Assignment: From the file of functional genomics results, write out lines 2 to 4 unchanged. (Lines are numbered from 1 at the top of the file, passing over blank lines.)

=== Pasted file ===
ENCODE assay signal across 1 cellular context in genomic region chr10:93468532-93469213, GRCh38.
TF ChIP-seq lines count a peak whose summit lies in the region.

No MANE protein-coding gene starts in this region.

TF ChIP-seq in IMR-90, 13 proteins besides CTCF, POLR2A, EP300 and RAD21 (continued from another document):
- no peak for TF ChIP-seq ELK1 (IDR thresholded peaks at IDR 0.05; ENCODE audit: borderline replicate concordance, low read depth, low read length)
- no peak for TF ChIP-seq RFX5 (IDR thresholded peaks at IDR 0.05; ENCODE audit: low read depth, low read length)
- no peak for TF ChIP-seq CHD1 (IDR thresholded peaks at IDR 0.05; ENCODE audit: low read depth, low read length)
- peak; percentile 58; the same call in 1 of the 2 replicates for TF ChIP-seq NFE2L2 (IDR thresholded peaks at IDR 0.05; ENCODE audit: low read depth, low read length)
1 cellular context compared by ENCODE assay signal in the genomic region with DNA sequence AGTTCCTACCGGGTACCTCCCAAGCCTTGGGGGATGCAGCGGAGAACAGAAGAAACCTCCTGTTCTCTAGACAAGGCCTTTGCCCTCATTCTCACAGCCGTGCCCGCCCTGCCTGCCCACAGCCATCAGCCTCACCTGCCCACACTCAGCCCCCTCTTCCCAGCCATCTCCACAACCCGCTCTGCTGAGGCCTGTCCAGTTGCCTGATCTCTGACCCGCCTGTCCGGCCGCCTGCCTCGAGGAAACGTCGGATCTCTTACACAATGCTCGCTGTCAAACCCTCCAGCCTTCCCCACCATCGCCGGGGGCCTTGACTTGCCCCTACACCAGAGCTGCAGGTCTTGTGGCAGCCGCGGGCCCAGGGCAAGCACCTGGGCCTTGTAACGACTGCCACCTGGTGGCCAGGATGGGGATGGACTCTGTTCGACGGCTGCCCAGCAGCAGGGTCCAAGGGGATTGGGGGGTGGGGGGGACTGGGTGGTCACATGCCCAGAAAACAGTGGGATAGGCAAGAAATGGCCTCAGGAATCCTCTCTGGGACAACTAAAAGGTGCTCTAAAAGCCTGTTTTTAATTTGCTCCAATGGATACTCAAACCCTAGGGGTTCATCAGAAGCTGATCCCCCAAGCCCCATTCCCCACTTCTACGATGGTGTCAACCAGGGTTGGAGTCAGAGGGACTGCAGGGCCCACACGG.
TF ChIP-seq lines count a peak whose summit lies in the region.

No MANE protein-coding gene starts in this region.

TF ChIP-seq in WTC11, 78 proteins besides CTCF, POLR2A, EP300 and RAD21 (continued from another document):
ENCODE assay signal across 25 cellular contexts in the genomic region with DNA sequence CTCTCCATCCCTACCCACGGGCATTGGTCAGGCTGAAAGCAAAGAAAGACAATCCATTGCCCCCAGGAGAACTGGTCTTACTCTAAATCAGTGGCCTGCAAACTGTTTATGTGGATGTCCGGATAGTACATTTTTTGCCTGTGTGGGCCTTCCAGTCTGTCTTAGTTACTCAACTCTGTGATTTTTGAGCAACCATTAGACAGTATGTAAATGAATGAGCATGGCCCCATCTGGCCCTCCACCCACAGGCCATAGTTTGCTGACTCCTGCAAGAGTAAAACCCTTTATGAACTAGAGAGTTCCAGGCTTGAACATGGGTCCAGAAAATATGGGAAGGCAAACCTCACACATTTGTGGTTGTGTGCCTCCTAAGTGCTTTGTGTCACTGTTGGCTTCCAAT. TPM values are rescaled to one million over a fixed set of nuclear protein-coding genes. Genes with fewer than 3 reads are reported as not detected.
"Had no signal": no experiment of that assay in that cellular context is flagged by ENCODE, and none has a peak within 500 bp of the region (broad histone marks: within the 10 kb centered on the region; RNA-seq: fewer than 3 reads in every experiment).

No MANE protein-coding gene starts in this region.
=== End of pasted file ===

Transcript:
TF ChIP-seq lines count a peak whose summit lies in the region.

No MANE protein-coding gene starts in this region.

TF ChIP-seq in IMR-90, 13 proteins besides CTCF, POLR2A, EP300 and RAD21 (continued from another document):